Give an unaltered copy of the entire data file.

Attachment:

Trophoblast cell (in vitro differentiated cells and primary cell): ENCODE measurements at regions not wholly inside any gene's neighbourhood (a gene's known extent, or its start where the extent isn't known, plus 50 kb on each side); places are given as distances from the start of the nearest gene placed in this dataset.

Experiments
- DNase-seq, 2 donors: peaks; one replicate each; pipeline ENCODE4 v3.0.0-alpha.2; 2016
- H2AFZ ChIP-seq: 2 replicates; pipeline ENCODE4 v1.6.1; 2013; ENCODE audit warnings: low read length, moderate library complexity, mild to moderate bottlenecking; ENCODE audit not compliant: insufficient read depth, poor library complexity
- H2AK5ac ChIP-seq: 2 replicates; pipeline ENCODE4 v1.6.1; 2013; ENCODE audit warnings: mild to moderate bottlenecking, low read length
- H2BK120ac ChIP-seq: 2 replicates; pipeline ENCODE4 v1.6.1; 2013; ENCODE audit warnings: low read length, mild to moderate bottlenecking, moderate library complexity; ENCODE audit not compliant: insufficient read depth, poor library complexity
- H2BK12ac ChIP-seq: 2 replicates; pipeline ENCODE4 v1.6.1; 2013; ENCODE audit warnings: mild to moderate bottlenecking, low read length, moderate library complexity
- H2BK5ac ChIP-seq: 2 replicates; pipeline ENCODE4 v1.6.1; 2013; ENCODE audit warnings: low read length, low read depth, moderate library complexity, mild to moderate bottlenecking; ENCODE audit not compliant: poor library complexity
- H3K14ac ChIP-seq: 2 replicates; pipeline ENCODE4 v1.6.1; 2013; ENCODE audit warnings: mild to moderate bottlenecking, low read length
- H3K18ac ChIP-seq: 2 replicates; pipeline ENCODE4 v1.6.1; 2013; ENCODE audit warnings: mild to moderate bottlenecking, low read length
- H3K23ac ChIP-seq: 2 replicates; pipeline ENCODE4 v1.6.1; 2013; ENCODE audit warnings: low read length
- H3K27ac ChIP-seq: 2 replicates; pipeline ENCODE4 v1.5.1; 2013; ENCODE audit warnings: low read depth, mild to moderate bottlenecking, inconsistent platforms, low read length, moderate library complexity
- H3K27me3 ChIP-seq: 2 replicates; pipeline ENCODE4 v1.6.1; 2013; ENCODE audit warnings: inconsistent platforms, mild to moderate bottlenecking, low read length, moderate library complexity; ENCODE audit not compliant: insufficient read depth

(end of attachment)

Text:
Trophoblast cell (in vitro differentiated cells and primary cell): ENCODE measurements at regions not wholly inside any gene's neighbourhood (a gene's known extent, or its start where the extent isn't known, plus 50 kb on each side); places are given as distances from the start of the nearest gene placed in this dataset.

Experiments
- DNase-seq, 2 donors: peaks; one replicate each; pipeline ENCODE4 v3.0.0-alpha.2; 2016
- H2AFZ ChIP-seq: 2 replicates; pipeline ENCODE4 v1.6.1; 2013; ENCODE audit warnings: low read length, moderate library complexity, mild to moderate bottlenecking; ENCODE audit not compliant: insufficient read depth, poor library complexity
- H2AK5ac ChIP-seq: 2 replicates; pipeline ENCODE4 v1.6.1; 2013; ENCODE audit warnings: mild to moderate bottlenecking, low read length
- H2BK120ac ChIP-seq: 2 replicates; pipeline ENCODE4 v1.6.1; 2013; ENCODE audit warnings: low read length, mild to moderate bottlenecking, moderate library complexity; ENCODE audit not compliant: insufficient read depth, poor library complexity
- H2BK12ac ChIP-seq: 2 replicates; pipeline ENCODE4 v1.6.1; 2013; ENCODE audit warnings: mild to moderate bottlenecking, low read length, moderate library complexity
- H2BK5ac ChIP-seq: 2 replicates; pipeline ENCODE4 v1.6.1; 2013; ENCODE audit warnings: low read length, low read depth, moderate library complexity, mild to moderate bottlenecking; ENCODE audit not compliant: poor library complexity
- H3K14ac ChIP-seq: 2 replicates; pipeline ENCODE4 v1.6.1; 2013; ENCODE audit warnings: mild to moderate bottlenecking, low read length
- H3K18ac ChIP-seq: 2 replicates; pipeline ENCODE4 v1.6.1; 2013; ENCODE audit warnings: mild to moderate bottlenecking, low read length
- H3K23ac ChIP-seq: 2 replicates; pipeline ENCODE4 v1.6.1; 2013; ENCODE audit warnings: low read length
- H3K27ac ChIP-seq: 2 replicates; pipeline ENCODE4 v1.5.1; 2013; ENCODE audit warnings: low read depth, mild to moderate bottlenecking, inconsistent platforms, low read length, moderate library complexity
- H3K27me3 ChIP-seq: 2 replicates; pipeline ENCODE4 v1.6.1; 2013; ENCODE audit warnings: inconsistent platforms, mild to moderate bottlenecking, low read length, moderate library complexity; ENCODE audit not compliant: insufficient read depth